In order to undertake this great work, “the renewal of a culture of life within Christian communities themselves” is both urgent and necessary (cf. ibid.). The formation of conscience is particularly significant. In fact, the Christian faith awakens consciences and is the basis of ethics. It is praiseworthy that your pastoral work should pay specific attention to the work of formation. In recent years you were able to publish translations of the Catechism of the Catholic Church in Norwegian and Swedish. Danish and Finnish translations will follow. Despite scarce financial means, you wish to continue running several Catholic schools, even in the future. I consider your willingness to be close to your priests and catechists when you teach religion classes and accept invitations to schools to be particularly praiseworthy. On this subject, I would like to mention the generous work of the many women and men who offer “home catechesis” in parish centres and, when these are not available, in their own homes, in order to sow the seed of faith in the hearts of the young and to compensate for what the new generations are deprived of in State schools. A family which passes on the Word of God becomes a “believing and evangelizing community” with a “prophetic role” (Familiaris consortio, n. 51). Its home is a “Church in miniature”, a “domestic Church” (Lumen gentium, n. 11)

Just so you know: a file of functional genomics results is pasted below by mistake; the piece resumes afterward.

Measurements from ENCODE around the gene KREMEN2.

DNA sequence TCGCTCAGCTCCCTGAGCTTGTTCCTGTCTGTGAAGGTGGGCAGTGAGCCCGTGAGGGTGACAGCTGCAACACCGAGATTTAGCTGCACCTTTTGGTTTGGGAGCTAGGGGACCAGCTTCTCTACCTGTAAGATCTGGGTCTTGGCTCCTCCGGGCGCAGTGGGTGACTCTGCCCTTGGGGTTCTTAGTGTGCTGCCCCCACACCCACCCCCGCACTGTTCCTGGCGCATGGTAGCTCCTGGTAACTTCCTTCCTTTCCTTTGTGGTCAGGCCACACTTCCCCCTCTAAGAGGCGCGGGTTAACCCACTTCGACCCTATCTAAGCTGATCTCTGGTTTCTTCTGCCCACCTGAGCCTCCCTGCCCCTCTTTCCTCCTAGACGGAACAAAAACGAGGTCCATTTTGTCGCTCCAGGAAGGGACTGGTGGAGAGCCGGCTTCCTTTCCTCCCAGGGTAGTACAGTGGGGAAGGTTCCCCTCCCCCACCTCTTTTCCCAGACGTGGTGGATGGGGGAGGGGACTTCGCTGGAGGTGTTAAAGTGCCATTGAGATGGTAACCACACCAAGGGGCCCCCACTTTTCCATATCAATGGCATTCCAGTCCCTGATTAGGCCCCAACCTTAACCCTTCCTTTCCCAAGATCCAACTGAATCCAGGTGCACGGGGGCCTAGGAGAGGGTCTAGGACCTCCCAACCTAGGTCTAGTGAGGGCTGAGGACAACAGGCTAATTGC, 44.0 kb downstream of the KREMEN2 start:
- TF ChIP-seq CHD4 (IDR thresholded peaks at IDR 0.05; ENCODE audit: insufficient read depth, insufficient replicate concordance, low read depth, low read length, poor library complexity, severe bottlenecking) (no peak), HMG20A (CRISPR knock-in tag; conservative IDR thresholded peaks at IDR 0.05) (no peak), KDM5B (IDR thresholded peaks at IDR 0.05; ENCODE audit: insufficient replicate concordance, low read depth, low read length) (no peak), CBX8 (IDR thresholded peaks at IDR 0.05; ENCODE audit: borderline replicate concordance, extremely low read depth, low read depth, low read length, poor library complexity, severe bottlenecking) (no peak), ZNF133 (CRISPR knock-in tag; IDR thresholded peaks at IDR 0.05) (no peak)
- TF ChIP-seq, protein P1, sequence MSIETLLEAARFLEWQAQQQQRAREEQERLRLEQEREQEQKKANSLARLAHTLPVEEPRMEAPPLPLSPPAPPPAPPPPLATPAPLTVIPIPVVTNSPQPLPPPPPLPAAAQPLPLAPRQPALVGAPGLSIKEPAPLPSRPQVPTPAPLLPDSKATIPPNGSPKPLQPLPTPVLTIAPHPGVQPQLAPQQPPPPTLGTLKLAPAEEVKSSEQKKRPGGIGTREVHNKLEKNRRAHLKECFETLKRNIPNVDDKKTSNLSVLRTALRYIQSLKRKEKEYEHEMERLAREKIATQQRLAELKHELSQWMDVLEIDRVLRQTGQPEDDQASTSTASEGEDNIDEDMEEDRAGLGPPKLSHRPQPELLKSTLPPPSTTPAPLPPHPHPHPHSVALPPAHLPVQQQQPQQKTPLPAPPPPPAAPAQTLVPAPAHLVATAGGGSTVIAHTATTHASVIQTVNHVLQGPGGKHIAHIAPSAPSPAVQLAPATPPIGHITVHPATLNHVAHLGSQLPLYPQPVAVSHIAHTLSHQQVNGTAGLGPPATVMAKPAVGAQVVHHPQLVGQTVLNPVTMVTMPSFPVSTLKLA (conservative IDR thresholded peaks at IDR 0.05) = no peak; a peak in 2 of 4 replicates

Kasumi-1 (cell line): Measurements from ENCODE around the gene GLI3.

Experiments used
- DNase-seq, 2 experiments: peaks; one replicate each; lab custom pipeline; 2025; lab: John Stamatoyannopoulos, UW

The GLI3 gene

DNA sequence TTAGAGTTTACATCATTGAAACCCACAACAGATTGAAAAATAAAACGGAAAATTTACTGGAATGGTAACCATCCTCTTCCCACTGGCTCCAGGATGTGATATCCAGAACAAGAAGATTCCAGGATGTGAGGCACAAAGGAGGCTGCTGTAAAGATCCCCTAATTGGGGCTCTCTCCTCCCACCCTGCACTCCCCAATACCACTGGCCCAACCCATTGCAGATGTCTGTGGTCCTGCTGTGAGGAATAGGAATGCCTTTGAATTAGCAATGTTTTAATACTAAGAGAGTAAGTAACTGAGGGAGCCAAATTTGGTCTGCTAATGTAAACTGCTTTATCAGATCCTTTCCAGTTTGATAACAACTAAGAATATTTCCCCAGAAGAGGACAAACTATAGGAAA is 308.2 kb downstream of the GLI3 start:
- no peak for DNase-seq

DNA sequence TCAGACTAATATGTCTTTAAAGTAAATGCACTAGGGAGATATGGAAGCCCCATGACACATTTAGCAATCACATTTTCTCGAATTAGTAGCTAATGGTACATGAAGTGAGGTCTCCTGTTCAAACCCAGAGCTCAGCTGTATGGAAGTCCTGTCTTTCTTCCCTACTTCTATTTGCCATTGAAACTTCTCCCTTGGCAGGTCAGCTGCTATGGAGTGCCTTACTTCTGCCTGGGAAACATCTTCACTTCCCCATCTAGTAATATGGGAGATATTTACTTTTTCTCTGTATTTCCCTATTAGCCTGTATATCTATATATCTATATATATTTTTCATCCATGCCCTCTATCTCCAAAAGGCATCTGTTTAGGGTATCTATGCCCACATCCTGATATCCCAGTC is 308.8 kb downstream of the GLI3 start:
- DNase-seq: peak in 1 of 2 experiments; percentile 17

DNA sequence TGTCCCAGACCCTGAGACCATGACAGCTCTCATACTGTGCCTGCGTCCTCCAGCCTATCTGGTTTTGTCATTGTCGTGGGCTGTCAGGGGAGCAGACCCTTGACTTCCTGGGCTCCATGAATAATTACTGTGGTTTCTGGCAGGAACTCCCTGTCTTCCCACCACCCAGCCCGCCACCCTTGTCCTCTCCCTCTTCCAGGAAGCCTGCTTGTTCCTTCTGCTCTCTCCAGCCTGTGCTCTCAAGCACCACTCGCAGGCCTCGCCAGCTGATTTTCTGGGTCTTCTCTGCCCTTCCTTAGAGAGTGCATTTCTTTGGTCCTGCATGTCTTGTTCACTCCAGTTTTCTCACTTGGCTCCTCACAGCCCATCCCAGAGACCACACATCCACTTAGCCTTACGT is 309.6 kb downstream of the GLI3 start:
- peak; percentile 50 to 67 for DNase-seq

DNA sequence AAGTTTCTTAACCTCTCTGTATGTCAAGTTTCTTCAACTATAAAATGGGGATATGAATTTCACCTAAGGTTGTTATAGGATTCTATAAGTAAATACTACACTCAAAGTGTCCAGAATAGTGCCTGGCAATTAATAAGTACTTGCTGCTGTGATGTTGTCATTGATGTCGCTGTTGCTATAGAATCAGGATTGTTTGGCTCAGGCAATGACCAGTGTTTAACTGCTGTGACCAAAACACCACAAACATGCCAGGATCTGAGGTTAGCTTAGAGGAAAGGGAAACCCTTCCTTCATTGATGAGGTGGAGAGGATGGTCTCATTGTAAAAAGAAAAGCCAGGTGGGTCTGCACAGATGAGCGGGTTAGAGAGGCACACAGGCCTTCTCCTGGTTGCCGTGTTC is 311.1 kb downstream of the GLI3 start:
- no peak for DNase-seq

5. Thus the power of our faith is not only expressed aloud but also in silence. In your particular Churches innumerable communities and religious institutes work tirelessly to build God’s kingdom. While as a rule the female branches follow the general trend and complain of recruitment problems, there are other tender plants which on the contrary are full of promise. In addition to the reconstruction of two Benedictine convents in Sweden, I am thinking of “the northernmost Carmel in the world”, which was founded on 8 September 1990 in Tromsų when 12 sisters moved from Iceland to northern Norway. In the meantime the number of sisters has increased to 20. Carmel expresses an essential aspect of Christian existence: contemplative life which gives priority to prayer. Anchored in its centre, which is Jesus Christ, the convent radiates its light to the parish communities around it. Not only do loud newspaper headlines have a positive effect on people, but also the unobtrusive yet obvious presence of sisters, which is another completely different but no less missionary aspect of the “holy Church”. For “the Church’s holiness is the hidden source and the infallible measure of the works of the apostolate and of the missionary effort” (Christifideles laici, n. 17). Something as tiny as a mustard seed can conceal within itself the growth potential of a big tree. We must put our hope in this when we recite the Creed.